As the 50th anniversary of Black Tot Day approaches, interest in all things British Navy rum is rising. A topic rarely discussed is how and where the navy actually blended their rum.
Britain’s navy had a series of victualling (pronounced “vitalling”) yards in various places in the U.K., and elsewhere around the globe where they had bases. Victualling yards are supply depots and factories for provisioning ships. Meat, cheese, biscuits, candles, clothing, rum, and just about any consumable item you can imagine came via the victualling yards.
The largest and most important victualling yard was the Royal Victoria Victualling Yard in London’s Deptford neighborhood. The navy blended prodigious amounts of rum within the compound, and at smaller victualling yards in Portsmouth and Plymouth. There’s also evidence the navy blended rums at a victualling yard in the South Pacific, but details are far complete.
Now, about the rum blending itself. Several newspaper reports and periodicals provide basic details of how it happened. The first is from 1900:[i]
The rum is purchased by the Government at the prodigious strength of 40 degrees above proof, and this has to be reduced to 4.5 under proof. This process is effected in thirty-two vats of enormous size, housed in specially constructed buildings along the riverside. They have a total capacity of 230,000 gallons, the largest bolding 32,817 gallons. This vat is two-thirds the size of the famous Heidelberg Tun, and, having regard to the far greater potency of its contents, I am not sure that it is not the more impressive sight. From the vats the rum is run into casks, ready for despatch to all parts of the world, and while witnessing this operation at a discreet distance I could readily believe that to the midst of this immense quantity of fiery spirit one could easily become inebriated without a drop of the liquid passing the lips
Other texts indicate some of those 32 vats were dedicated for use as starting vats, into which rum casks were emptied. Others were issuing vats, kept at “4.5 degrees under proof”. That phrase, “4.5 under proof” was the common way of the time to designation alcoholic strength. It’s the equivalent of 54.5 percent ABV. The issuing vats were the final stop for rum as it proceeded though the vats.
Another text provides a bit more information about the size of Deptford’s vats, and includes an amusing anecdote:[ii]
The vats at Deptford vary in size from 4600 gallons to 32,000 gallons. There was for a long time a legend which said that a certain small terrier which had mysteriously disappeared was last seen alive on the edge of one of the vats. But when in the course of time the vat was emptied for examination and cleaning, no skeleton was found there. But relics which told a much more pathetic tale were discovered. There were a large number of bottles at the bottom of the vat, to which were attached pieces of string! Ingenious and thirsty workmen in the yard bad been in the habit of getting their grog by illicit means, and had been forced to abandon their attempts occasionally when detection seemed near.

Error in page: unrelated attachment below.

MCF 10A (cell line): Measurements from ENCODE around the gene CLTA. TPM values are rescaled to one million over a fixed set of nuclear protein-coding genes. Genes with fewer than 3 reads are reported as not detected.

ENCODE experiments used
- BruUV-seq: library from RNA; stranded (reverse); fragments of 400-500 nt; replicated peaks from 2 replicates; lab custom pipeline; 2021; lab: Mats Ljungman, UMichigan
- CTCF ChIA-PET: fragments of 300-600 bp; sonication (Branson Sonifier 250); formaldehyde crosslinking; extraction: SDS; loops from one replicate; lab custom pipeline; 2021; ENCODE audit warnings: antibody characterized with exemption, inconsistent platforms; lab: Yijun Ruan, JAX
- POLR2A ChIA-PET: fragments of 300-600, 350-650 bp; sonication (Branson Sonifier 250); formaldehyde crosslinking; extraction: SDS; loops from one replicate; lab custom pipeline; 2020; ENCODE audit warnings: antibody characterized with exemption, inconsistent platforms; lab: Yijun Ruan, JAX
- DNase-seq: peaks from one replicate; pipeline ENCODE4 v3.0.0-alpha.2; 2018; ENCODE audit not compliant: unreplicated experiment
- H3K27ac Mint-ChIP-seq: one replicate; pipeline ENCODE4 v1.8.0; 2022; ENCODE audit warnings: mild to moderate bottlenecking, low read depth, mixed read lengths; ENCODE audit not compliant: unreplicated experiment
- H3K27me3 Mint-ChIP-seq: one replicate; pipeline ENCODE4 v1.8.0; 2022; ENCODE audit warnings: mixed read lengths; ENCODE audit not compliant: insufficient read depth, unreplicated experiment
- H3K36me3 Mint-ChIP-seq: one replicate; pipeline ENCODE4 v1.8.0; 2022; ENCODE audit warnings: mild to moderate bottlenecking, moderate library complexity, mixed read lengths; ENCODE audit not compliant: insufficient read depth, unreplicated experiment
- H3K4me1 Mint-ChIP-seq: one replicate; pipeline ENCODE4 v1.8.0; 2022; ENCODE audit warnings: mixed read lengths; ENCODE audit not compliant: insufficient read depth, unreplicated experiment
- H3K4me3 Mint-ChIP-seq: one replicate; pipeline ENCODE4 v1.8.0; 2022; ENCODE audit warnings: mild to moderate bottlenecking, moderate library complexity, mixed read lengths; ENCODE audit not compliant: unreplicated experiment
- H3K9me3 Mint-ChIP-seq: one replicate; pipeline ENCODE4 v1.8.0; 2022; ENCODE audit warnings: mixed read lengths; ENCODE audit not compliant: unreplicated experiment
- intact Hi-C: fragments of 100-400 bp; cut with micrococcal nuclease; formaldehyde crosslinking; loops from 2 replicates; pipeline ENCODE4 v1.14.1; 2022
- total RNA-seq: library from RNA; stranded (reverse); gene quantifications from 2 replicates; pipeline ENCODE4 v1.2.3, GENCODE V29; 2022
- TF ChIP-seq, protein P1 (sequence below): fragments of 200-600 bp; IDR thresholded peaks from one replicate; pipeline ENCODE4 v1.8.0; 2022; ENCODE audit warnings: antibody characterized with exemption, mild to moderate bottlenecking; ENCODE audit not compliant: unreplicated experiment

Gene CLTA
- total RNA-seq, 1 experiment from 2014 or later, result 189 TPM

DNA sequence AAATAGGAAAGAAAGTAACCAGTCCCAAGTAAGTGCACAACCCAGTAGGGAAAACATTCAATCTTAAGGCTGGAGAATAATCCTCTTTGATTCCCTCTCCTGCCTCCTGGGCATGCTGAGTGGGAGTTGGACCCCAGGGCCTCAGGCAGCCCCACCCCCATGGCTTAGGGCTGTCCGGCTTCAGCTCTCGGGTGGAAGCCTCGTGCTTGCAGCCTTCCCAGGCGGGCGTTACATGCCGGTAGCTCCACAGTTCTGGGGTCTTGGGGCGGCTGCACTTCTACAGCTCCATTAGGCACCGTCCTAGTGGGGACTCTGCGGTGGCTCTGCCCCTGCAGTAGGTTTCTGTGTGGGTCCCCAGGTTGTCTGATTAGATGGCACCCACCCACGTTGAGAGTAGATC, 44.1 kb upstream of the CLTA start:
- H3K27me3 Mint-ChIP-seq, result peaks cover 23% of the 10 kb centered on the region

Appendix I from the Nelson’s Blood book[iii] contains an excerpt from an 1888 text with yet more details on the vatting setup, and references the issuing vats mentioned previously:
The Rum is started into the vats which are all connected one with the other, although any one or more can be shut off, with such a quantity of water as will, it is estimated, reduce it as nearly as possible to issuing strength (4.5 under Proof) but as it would be difficult to hit off this strength precisely in all the 32 vats, two of them, (Nos 1 and 2), containing 17,960 and 17,820 gallons respectively, are appropriated as issuing vats in which the spirit is always kept at the precise issuing strength.
How long did rum flow in the vats? A short excerpt from an 1876 article provides some interesting insights:[iv]
As it arrives from the contractors it is poured into open vats, and allowed to flow from vat to vat for a period of two years. The result is that the hot spirit or volatile is discharged and thrown off. The rum, on being issued to the service, is ripe, mellow, and aged, the action on the human system being altogether different to the effect produced by fiery spirits.
Two important things jump out from this short passage. First, the rum (at least at that time) spent around two years mellowing in the vatting system. Second, that the vats were open vats, i.e. without a cover. This would assuredly lead to significant loss of alcoholic strength. On the other hand, the rum makers needed to reduce the strength anyhow.
Both are fascinating observations that lead to many more questions. I’m always looking for additional documents that shed further light on this.
Unfortunately, existing records are surprisingly sparse about the navy’s rum vatting procedures used at Deptford and elsewhere. I and other historians have speculated on how the vats were arranged and operated.
Pictures of the vats are also exceedingly rare. Nonetheless, I believe that in time, and with access to the right archival sources, we may just learn a great deal more about this fascination corner of British Navy rum history.
[i] Sheffield Weekly Telegraph 03 November 1900
[ii] Hampshire Chronicle 23 June 1906
[iii] James Pack, Nelson’s Blood: The Story of Naval Rum; 1982
[iv] Northern Whig 28 September 1876